China is building sophisticated cyber weapons to “seize control” of enemy satellites, rendering them useless for data signals or surveillance during wartime, according to a leaked US intelligence report.
The US assesses that China’s push to develop capabilities to “deny, exploit or hijack” enemy satellites is a core part of its goal to control information, which Beijing considers to be a key “war-fighting domain.”
The CIA-marked document, which was issued this year and has been reviewed by the Financial Times, was one of dozens allegedly shared by a 21-year-old US Air Guardsman in the most significant American intelligence disclosures in more than a decade.
A cyber capability of this nature would far exceed anything Russia has deployed in Ukraine, where electronic warfare teams have taken a brute-force approach with little effect.
These attacks, first developed in the 1980s, attempt to drown out signals between low-orbit SpaceX satellites and their on-ground terminals by broadcasting on similar frequencies from truck-borne jamming systems such as the Tirada-2.
China’s more ambitious cyber attacks aim to mimic the signals that enemy satellites receive from their operators, tricking them into either being taken over completely or malfunctioning during crucial moments in combat.
The classified US document said this cyber capability would allow China “to seize control of a satellite, rendering it ineffective to support communications, weapons, or intelligence, surveillance, and reconnaissance systems.” The US has never disclosed whether it has similar capabilities.
Taiwan, which has taken note of how indispensable satellite communications have been to the Ukrainian military, is seeking to build out communications infrastructure that can survive an attack from China.
It is courting investors to establish its own satellite provider, while experimenting with non-geostationary satellite receivers in 700 locations around Taiwan to guarantee bandwidth in the event of war or disasters, the Financial Times reported in January.
In a sign of how crucial satellite communications have become in warfare, a Russian cyber attack succeeded in rendering thousands of Ukrainian military routers from US-based Viasat ineffective in the hours before it launched its full-scale invasion on February 24 last year. A Ukrainian official described the attack at the time as “catastrophic.”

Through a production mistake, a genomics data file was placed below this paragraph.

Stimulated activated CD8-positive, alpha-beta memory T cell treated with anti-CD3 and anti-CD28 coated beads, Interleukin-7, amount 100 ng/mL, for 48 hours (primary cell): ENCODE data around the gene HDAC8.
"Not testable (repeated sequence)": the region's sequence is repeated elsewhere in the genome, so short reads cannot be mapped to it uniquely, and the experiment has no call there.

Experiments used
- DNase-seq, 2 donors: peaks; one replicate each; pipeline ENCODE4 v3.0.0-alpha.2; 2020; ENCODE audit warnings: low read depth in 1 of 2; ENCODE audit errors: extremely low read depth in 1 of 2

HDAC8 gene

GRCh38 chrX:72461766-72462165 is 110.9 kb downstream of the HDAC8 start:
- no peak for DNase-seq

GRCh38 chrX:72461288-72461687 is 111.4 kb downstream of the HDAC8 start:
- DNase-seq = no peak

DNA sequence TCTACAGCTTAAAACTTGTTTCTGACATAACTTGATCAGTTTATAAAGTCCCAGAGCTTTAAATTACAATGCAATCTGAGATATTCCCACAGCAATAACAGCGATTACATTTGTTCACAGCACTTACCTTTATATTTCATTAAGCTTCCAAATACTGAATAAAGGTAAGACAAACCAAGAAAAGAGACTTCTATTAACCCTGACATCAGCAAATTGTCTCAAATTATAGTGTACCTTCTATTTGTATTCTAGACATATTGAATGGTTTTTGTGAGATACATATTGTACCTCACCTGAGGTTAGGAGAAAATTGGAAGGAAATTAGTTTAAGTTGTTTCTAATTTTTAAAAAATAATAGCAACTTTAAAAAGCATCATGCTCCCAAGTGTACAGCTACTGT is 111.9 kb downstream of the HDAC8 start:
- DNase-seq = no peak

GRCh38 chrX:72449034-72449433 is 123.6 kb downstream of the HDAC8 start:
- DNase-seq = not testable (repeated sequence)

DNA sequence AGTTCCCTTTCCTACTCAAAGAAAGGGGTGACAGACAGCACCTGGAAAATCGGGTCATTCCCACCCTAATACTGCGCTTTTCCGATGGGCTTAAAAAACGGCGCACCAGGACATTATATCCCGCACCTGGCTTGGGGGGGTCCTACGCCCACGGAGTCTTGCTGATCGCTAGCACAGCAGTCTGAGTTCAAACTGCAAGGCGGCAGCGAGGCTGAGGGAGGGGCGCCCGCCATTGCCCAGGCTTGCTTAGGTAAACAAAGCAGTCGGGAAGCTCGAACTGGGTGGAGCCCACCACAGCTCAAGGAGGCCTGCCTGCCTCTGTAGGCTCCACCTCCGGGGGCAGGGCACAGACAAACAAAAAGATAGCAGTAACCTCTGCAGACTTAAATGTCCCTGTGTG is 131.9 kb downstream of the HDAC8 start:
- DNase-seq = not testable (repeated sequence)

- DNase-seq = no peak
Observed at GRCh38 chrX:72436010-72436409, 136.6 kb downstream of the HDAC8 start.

It also knocked out service to thousands of Viasat customers in Poland, Italy, and Germany, where several hundred wind turbines were affected.
The Viasat hack, while sophisticated, involved breaking into the company’s computer systems and sending out instructions to the modems that caused them to malfunction.
China’s goals, according to the leaked assessment, are far more advanced. They would seek to knock out the ability of satellites—which tend to operate in interconnected clusters—to communicate with each other, to relay signals and orders to weapons systems, or to send back visual and intercepted electronic data, according to experts.
US military officials have warned that China has made significant progress in developing military space technology, including in satellite communications.
General B Chance Saltzman, commander of the US Space Force, told Congress last month that Beijing was aggressively pursuing counter-space capabilities in an effort to realize its “space dream” of becoming the foremost power beyond the Earth’s atmosphere by 2045.
“China continues to aggressively invest in technology meant to disrupt, degrade, and destroy our space capabilities,” he said.
Saltzman said China’s military had deployed 347 satellites, including 35 launched in the past six months, aimed at monitoring, tracking, targeting, and attacking US forces in any future conflict.
Charlie Moore, a retired Air Force general who served as deputy of US cyber command, said China was making huge efforts to counter the asymmetric advantage that the US had in the cyber and space domains.
“China understands the superiority that the United States has in the space and cyber domains, so they are very interested in not only improving their own capabilities but in capitalizing on what we refer to as a first-mover advantage in both domains,” said Moore, now a visiting professor at Vanderbilt University in Tennessee.
“They are working on all the capabilities that they want to have from a defensive and offensive standpoint, and from an ISR [intelligence, surveillance, and reconnaissance] standpoint. They’re firing on all cylinders,” he said.
The National Security Council, the CIA, and the Pentagon declined to comment. The Chinese government had no immediate comment.
Additional reporting from Joe Leahy in Beijing.